Posted on April 29, 2016

National Teen Birth Rate Falls to an All-Time Record Low

Regina F. Graham, Daily Mail, April 29, 2016

The Centers for Disease Control Prevention says the national teen birth rate has fallen to a record low.

For every 1,000 adolescent females, there were 24.2 births in 2014, which is the lowest rate ever recorded, a CDC new report states.

The CDC says from 2006 to 2014 the teen birth rate declined 41 percent.

According to the statistics, the biggest decline in numbers was among black and Hispanic teens, as their birth rates dropped by nearly half since 2006.

However, they still remain twice as likely to give birth in their teens compared to their white peers.

The recent drops in the black and Hispanic teen birth rates look more dramatic in part because they started at far higher rate, Albert said.

The Hispanic rate fell 51 percent–from 77 to 38 births per 1,000 Hispanic girls ages 15 to 19. The black rate fell 44 percent–from 62 to 35 per 1,000.

The white rate fell 35 percent, from 27 to 17 per 1,000.

‘One of the nation’s great success stories of the past two decades has been the historic declines in teen pregnancy and childbearing,’ Bill Albert, spokesman for the National Campaign To Prevent Teen and Unplanned Pregnancy, told The Huffington Post.

‘Since peaking in the early 1990s, we have seen declines nationally, in all 50 states, and among all racial and ethnic groups. I

‘It’s truly remarkable progress on an issue that many once considered intractable.’

He added that the new report is also a reminder of the challenges that are ahead.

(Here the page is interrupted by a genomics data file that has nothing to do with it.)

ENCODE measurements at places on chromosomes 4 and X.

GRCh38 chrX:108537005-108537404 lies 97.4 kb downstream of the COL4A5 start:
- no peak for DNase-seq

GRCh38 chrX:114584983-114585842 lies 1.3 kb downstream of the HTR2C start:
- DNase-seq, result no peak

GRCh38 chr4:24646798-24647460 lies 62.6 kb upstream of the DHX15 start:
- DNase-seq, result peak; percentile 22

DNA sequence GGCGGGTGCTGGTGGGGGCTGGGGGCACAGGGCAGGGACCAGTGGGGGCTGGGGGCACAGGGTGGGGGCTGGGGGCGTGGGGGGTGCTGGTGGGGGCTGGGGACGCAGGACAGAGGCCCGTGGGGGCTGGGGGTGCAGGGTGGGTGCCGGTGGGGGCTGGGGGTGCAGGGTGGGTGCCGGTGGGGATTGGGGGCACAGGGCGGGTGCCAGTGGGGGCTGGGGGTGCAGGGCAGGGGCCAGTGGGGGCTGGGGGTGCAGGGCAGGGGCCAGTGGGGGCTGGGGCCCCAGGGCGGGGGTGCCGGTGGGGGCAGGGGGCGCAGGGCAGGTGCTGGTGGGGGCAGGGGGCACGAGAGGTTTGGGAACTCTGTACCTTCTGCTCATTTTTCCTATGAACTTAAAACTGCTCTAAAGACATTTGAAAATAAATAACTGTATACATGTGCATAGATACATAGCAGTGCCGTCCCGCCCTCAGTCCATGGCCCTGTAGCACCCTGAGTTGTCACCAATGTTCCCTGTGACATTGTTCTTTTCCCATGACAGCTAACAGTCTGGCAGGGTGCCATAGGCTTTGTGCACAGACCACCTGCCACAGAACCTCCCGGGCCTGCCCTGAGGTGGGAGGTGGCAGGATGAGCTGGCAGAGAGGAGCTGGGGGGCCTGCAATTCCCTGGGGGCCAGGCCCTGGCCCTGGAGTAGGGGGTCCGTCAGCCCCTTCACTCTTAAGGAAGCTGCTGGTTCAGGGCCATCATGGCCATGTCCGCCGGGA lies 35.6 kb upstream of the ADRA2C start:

‘The gap is narrowing, but profound disparities remain,’ Albert said.

‘Even with these remarkable declines, African-American teens and Latino teens are far more likely to become pregnant at a time in their life when they say they don’t want to.’

The decline in the teen birth rate is credited to teens consistently using contraception and also having less sex.

Tom Frieden, the CDC Director, is praised the country’s progess, however, he said that still too many teens are having children.

‘By better understanding the many factors that contribute to teen pregnancy we can better design, implement, evaluate, and improve prevention interventions and further reduce disparities,’ Frieden said in a statement.

In addition, the CDC found that some states have relatively low teen birth rates as some have areas with high rates that will require extra attention.

The South and Southwest have several counties where the highest teen birth rates are located.

‘These data underscore that the solution to our nation’s teen pregnancy problem is not going to be a one-size-fits-all – teen birth rates vary greatly across state lines and even within states,’ Lisa Romero, the lead author of the analysis, said in the statement.

‘We can ensure the success of teen pregnancy prevention efforts by capitalizing on the expertise of our state and local public health colleagues.

‘Together, we can work to implement proven prevention programs that take into account unique, local needs.’

Each year, teen births cost the US approximately $9.4billion, according to research cited by the CDC.